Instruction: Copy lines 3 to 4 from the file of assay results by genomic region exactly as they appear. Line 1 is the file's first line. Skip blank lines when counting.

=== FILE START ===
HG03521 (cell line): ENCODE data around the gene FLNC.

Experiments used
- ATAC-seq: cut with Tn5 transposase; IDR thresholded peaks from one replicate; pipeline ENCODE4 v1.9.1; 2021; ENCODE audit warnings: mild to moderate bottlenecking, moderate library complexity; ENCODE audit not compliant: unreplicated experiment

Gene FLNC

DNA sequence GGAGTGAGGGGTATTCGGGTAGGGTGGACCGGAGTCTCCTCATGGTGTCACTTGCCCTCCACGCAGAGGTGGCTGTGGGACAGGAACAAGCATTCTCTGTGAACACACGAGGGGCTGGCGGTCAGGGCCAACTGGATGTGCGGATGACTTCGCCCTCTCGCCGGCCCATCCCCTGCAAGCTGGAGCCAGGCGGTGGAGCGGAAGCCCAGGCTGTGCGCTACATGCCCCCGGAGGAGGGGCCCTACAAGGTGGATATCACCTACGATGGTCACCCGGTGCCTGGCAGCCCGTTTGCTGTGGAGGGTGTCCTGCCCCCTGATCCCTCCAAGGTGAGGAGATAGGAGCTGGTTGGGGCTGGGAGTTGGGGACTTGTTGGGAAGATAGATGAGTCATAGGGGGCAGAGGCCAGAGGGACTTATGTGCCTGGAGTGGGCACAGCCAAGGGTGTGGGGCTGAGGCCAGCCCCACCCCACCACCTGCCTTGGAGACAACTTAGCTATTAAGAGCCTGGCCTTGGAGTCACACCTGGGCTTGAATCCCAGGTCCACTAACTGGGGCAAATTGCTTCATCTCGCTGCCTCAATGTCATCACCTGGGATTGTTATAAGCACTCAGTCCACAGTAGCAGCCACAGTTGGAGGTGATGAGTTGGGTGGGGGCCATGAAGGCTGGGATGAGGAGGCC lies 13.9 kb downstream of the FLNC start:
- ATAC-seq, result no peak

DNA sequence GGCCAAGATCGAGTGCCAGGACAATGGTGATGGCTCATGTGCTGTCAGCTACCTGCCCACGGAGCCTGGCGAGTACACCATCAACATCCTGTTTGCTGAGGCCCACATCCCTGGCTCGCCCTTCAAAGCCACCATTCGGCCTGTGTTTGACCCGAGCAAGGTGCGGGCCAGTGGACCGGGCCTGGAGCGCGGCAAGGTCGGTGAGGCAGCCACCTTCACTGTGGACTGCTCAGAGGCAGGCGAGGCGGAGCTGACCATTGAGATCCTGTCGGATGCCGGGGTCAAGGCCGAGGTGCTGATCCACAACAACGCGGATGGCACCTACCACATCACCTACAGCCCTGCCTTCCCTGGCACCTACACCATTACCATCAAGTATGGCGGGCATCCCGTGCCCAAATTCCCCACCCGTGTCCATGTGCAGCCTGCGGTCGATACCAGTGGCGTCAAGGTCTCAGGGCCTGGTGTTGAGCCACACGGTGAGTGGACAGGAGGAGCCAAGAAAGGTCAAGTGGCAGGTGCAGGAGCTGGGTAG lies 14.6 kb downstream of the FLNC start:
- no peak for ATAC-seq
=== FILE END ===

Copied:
- ATAC-seq: cut with Tn5 transposase; IDR thresholded peaks from one replicate; pipeline ENCODE4 v1.9.1; 2021; ENCODE audit warnings: mild to moderate bottlenecking, moderate library complexity; ENCODE audit not compliant: unreplicated experiment

Gene FLNC